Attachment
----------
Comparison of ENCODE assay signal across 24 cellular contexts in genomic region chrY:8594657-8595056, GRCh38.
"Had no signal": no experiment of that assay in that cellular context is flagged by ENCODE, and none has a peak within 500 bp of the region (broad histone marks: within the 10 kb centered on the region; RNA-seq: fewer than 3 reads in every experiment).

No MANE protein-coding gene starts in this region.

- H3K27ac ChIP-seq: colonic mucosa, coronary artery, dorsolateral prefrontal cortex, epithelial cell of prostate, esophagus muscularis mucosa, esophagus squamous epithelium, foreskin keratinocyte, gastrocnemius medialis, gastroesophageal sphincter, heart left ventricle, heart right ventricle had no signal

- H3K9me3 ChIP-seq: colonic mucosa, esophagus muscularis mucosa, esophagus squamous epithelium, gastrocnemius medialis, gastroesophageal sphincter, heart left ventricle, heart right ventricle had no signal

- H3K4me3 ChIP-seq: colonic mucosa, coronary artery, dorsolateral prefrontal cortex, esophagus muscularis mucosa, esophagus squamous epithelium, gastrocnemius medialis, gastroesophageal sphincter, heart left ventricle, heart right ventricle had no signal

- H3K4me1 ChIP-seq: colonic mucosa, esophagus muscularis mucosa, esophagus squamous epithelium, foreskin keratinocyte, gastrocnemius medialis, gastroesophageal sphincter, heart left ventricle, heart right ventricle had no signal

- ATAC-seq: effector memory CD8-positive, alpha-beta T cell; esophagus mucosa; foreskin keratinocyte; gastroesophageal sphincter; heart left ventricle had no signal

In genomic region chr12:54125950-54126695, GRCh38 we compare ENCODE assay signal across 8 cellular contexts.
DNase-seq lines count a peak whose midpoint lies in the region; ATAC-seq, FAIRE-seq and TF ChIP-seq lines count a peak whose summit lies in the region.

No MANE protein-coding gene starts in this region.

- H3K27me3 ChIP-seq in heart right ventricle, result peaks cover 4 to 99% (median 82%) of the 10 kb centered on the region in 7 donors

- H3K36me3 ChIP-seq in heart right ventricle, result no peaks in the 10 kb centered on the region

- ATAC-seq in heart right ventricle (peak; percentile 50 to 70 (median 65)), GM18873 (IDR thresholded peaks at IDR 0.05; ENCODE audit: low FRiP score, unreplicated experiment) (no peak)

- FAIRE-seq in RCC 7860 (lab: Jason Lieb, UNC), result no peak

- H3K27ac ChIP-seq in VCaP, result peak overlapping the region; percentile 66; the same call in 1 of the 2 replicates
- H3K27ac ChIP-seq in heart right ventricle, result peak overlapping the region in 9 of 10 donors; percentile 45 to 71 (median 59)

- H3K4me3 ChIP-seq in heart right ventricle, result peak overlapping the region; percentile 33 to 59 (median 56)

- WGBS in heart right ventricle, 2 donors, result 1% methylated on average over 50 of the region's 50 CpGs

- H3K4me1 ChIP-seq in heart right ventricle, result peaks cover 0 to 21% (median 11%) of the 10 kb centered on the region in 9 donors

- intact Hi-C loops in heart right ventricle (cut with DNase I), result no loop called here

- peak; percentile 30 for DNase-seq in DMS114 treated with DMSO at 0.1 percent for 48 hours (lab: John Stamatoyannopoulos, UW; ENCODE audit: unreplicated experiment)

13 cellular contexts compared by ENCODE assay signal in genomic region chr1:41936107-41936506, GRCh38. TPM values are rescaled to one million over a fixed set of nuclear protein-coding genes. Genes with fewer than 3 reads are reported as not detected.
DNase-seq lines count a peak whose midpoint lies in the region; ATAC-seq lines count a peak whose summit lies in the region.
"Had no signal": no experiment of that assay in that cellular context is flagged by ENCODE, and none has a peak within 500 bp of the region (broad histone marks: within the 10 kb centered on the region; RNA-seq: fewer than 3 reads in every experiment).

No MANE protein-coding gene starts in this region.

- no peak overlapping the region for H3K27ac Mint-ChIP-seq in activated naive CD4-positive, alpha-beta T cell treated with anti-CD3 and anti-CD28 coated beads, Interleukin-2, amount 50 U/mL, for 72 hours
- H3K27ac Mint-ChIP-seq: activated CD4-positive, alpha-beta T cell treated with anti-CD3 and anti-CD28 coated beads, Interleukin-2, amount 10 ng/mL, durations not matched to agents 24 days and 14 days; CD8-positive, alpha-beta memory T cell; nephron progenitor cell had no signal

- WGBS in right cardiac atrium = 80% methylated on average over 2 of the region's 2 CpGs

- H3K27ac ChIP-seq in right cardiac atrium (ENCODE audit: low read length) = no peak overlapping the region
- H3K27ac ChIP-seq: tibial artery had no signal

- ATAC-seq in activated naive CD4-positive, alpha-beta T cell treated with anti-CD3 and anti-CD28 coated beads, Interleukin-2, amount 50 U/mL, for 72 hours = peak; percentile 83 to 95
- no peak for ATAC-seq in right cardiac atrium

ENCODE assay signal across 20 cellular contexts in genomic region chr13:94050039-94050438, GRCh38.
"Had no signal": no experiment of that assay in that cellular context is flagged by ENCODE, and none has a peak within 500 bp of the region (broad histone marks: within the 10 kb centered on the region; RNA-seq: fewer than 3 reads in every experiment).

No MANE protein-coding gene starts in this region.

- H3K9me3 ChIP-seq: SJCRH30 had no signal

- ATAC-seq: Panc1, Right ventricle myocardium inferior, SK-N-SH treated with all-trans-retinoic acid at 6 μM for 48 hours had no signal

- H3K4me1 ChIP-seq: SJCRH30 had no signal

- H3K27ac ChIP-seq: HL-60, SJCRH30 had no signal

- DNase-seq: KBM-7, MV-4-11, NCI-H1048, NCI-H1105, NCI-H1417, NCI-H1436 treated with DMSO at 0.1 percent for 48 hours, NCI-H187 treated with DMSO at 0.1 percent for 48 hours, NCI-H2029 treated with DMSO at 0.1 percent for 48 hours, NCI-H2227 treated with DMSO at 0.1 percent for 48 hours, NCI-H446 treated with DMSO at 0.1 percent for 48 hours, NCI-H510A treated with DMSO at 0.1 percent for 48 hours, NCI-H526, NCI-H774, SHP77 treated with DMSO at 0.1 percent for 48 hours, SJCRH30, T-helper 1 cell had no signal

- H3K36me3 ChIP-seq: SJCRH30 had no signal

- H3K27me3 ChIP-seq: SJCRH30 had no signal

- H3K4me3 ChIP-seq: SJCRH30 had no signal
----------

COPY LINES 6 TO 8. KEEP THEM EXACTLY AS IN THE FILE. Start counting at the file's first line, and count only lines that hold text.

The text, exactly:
- H3K4me3 ChIP-seq: colonic mucosa, coronary artery, dorsolateral prefrontal cortex, esophagus muscularis mucosa, esophagus squamous epithelium, gastrocnemius medialis, gastroesophageal sphincter, heart left ventricle, heart right ventricle had no signal

- H3K4me1 ChIP-seq: colonic mucosa, esophagus muscularis mucosa, esophagus squamous epithelium, foreskin keratinocyte, gastrocnemius medialis, gastroesophageal sphincter, heart left ventricle, heart right ventricle had no signal

- ATAC-seq: effector memory CD8-positive, alpha-beta T cell; esophagus mucosa; foreskin keratinocyte; gastroesophageal sphincter; heart left ventricle had no signal